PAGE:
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GITS

Well in the Sci-Fi vein, See Ghost in the Shell and cyberization.

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WTF?

What about memories which aren't yours?

"He envisions a day when "every conversation you've had, and every place you've visited, and every memory that you want to keep could be stored on the cloud. It's recorded by your little earpiece that's got a video camera."

That's hardly recording your memory. It's just recording whatever happens to be in the direction that the earpiece is looking, which might well not be what your eyes are looking at - assuming they are open! For a moment I thought this guy was seriously envisaging a cross between Total Recall and Strange Days...

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Bronze badge

indeed

Behold, the moleskine notebook!

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Bronze badge

Yes, but...

A talking/listening interface is SLOW. You can type, point, and click MUCH faster. This is easily demonstrated by trying to talk to someone who is in front of the computer and being TOTALLY frustrated by trying to do it.

The only thing that really is fast enough is probably a Vulcan mind meld, and we just don't know how to to that (yet!).

The controlling thing is that absorption via the optical nerve is a VERY high bandwidth device. By comparison, the ear is much slower. So, until the Vulcan mind meld happens, we will need some Borg like interface covering up one of those two high bandwidth interfaces we use everyday.

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Anonymous Coward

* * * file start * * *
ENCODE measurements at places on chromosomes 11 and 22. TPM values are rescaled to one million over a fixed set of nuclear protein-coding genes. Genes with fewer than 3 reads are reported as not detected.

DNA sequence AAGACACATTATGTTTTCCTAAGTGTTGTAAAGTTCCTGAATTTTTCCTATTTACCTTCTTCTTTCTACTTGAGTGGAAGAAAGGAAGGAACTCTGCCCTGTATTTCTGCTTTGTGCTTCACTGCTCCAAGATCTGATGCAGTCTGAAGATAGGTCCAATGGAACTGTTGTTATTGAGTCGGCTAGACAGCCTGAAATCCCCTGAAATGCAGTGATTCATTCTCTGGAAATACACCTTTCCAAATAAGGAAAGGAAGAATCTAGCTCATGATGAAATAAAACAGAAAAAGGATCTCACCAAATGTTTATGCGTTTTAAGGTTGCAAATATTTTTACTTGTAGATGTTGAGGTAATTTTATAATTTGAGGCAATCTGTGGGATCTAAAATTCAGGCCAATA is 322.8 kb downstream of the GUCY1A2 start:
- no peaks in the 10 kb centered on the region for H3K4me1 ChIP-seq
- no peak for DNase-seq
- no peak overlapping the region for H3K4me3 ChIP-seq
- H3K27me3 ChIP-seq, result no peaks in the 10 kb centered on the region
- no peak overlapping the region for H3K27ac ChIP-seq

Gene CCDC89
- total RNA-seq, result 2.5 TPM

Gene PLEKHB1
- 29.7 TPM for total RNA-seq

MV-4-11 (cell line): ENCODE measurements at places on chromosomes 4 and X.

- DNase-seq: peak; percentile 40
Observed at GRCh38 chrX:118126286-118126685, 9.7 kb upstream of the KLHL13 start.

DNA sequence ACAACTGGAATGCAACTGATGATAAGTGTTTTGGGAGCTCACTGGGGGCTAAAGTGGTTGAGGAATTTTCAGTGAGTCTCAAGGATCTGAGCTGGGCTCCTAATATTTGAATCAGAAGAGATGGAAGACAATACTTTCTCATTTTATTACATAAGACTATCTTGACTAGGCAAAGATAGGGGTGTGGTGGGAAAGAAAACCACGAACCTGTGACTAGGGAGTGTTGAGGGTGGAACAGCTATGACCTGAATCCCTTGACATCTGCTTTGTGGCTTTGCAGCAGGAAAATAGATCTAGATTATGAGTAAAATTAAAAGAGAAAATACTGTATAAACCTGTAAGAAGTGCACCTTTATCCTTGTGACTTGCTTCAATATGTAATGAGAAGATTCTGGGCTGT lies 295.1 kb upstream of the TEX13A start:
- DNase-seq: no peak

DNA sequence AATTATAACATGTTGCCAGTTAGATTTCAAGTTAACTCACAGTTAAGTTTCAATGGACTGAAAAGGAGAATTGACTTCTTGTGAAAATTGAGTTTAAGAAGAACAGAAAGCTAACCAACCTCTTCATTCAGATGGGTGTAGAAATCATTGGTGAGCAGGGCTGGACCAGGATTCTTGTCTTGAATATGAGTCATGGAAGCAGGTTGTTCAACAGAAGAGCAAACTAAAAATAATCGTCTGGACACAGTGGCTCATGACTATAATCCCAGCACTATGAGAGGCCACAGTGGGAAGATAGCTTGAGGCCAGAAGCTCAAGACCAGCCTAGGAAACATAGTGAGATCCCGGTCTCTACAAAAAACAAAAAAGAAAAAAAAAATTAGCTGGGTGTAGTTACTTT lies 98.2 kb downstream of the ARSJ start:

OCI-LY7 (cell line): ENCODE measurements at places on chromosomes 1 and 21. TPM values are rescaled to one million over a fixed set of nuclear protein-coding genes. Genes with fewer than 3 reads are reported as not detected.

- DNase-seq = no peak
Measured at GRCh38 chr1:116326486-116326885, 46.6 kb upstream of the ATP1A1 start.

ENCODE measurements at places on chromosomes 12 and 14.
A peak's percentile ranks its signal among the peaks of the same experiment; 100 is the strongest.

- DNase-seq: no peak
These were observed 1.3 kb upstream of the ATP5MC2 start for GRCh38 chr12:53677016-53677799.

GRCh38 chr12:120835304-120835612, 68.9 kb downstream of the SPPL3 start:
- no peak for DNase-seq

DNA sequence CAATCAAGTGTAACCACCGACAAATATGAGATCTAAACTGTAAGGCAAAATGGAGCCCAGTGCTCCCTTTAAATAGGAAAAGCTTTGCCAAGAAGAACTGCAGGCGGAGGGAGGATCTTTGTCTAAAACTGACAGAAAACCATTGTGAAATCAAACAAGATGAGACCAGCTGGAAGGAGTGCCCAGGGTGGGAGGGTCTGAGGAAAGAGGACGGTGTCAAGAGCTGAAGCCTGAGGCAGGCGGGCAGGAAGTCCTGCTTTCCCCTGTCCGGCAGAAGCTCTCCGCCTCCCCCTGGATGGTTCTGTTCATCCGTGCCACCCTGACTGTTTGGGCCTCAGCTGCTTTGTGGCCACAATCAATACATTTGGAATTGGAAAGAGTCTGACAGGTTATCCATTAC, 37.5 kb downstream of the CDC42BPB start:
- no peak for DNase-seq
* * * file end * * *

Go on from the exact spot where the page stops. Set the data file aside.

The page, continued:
I agree

One of the things I find most frustrating at the moment is the rise of information delivered via youtube. Generally when I'm reading information I'm not interested in 100% of it, so I tend to scan the bits I don't give a shit about and pay more attention to the bits I do. Videos don't allow me to do this. This means I potentially have to sit through 10 minutes of guff for the 1 minute I'm actually interested in, because I have no idea where abouts in the video the bit I want will appear. This seems it'll just make matters worse.

When they introduced the guy as working on the original Macintosh team, all I could think about was Scottie shouting 'Hello, Computer' into the mouse.

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UI designers who don't understand sensory affordances...

Yes, it's a wonder how many of these hotshot UI types don't understand basic issues of user interaction design, such as different sensory affordances. Even the QWERTY keyboard, with its well-known inefficiencies, is far superior to simple audio recording (forget ASR) as an input device for some purposes.

Or, say, the rather obvious fact that different people use tools in different ways, so there won't ever by one magic perfect-for-everyone UI technology.

In any case, anyone who pays even the slightest attention to NLP research knows that the IBM Jeopardy demo system - impressive though it may be - does not mean we're anything like close to deep conversational understanding. People are just beginning to develop effective algorithms for things like conversation entailment. We have a huge way to go.